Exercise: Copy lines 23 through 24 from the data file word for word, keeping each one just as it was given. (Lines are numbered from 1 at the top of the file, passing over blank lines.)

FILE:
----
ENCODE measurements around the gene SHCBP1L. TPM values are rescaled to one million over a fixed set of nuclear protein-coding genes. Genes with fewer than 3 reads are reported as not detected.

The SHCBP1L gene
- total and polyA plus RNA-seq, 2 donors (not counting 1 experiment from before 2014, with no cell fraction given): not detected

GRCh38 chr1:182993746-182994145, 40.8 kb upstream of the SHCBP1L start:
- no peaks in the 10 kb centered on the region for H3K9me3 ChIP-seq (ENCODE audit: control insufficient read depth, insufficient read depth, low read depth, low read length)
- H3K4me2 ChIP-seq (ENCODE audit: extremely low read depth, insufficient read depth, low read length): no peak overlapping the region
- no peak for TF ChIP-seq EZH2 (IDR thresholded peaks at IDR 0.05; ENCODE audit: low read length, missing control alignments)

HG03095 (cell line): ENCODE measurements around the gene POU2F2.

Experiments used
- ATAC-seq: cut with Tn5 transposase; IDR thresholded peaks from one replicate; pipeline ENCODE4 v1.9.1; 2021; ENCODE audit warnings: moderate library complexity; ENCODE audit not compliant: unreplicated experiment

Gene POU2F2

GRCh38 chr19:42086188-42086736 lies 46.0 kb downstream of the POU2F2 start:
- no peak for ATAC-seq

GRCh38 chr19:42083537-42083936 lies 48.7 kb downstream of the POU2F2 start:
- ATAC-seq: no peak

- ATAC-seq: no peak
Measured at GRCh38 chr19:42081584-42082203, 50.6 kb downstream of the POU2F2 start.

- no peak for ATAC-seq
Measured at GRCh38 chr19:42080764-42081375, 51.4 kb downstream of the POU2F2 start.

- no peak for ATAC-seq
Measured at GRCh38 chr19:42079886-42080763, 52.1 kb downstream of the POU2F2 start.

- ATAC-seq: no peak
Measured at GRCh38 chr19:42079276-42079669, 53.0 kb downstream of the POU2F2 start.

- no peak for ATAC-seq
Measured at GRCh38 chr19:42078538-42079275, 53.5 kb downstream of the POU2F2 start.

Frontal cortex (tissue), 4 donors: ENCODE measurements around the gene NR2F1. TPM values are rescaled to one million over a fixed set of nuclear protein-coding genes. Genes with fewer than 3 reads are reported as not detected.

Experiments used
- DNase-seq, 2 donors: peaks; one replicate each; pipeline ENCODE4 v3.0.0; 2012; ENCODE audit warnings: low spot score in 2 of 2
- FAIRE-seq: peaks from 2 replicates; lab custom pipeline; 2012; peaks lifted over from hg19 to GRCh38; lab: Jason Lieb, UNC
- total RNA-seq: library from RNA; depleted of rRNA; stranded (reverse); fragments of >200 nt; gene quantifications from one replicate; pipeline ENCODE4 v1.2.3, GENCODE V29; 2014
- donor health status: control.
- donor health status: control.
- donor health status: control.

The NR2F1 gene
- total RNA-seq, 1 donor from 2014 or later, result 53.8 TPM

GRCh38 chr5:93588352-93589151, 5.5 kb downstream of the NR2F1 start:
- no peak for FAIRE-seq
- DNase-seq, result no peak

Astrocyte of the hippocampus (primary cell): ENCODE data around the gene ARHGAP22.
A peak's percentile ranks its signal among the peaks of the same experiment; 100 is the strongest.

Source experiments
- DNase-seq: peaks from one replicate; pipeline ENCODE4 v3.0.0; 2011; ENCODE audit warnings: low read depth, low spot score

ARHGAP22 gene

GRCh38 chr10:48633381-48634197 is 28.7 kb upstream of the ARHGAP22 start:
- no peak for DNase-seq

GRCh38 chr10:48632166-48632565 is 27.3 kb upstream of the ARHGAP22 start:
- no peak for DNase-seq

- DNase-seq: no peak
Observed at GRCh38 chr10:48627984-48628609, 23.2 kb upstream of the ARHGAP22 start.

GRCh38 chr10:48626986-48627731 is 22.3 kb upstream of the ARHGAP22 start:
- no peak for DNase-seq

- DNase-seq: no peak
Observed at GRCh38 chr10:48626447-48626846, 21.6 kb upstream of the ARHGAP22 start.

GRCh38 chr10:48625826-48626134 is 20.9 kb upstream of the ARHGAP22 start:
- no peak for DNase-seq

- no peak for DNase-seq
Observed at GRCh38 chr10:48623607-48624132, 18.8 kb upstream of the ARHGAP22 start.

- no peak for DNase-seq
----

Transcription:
Measured at GRCh38 chr19:42079276-42079669, 53.0 kb downstream of the POU2F2 start.

- no peak for ATAC-seq